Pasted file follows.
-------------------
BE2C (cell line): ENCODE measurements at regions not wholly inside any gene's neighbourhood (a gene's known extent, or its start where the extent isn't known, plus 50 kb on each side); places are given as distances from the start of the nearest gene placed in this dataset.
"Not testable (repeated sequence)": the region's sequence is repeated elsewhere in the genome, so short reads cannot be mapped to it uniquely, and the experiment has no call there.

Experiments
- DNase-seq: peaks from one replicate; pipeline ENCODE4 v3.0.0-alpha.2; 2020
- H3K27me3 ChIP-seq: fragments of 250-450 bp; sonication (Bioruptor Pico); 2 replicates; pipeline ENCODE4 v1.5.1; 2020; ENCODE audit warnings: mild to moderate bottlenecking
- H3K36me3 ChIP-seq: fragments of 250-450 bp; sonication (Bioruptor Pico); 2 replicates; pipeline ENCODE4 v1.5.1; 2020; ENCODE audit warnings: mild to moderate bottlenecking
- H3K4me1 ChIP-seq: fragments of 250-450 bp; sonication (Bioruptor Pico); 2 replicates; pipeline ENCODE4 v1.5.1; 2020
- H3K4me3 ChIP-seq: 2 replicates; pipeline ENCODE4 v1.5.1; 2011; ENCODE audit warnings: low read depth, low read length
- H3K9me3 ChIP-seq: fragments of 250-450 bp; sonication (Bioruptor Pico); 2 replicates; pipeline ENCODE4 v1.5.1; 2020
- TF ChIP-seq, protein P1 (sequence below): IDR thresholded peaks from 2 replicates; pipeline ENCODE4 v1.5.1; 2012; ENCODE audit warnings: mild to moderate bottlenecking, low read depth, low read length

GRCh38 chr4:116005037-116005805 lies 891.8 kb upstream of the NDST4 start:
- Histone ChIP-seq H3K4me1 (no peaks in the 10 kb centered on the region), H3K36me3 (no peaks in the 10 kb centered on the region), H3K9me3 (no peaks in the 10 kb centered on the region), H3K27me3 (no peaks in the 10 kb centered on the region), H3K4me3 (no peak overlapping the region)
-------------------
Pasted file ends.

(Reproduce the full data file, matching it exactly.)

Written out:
BE2C (cell line): ENCODE measurements at regions not wholly inside any gene's neighbourhood (a gene's known extent, or its start where the extent isn't known, plus 50 kb on each side); places are given as distances from the start of the nearest gene placed in this dataset.
"Not testable (repeated sequence)": the region's sequence is repeated elsewhere in the genome, so short reads cannot be mapped to it uniquely, and the experiment has no call there.

Experiments
- DNase-seq: peaks from one replicate; pipeline ENCODE4 v3.0.0-alpha.2; 2020
- H3K27me3 ChIP-seq: fragments of 250-450 bp; sonication (Bioruptor Pico); 2 replicates; pipeline ENCODE4 v1.5.1; 2020; ENCODE audit warnings: mild to moderate bottlenecking
- H3K36me3 ChIP-seq: fragments of 250-450 bp; sonication (Bioruptor Pico); 2 replicates; pipeline ENCODE4 v1.5.1; 2020; ENCODE audit warnings: mild to moderate bottlenecking
- H3K4me1 ChIP-seq: fragments of 250-450 bp; sonication (Bioruptor Pico); 2 replicates; pipeline ENCODE4 v1.5.1; 2020
- H3K4me3 ChIP-seq: 2 replicates; pipeline ENCODE4 v1.5.1; 2011; ENCODE audit warnings: low read depth, low read length
- H3K9me3 ChIP-seq: fragments of 250-450 bp; sonication (Bioruptor Pico); 2 replicates; pipeline ENCODE4 v1.5.1; 2020
- TF ChIP-seq, protein P1 (sequence below): IDR thresholded peaks from 2 replicates; pipeline ENCODE4 v1.5.1; 2012; ENCODE audit warnings: mild to moderate bottlenecking, low read depth, low read length

GRCh38 chr4:116005037-116005805 lies 891.8 kb upstream of the NDST4 start:
- Histone ChIP-seq H3K4me1 (no peaks in the 10 kb centered on the region), H3K36me3 (no peaks in the 10 kb centered on the region), H3K9me3 (no peaks in the 10 kb centered on the region), H3K27me3 (no peaks in the 10 kb centered on the region), H3K4me3 (no peak overlapping the region)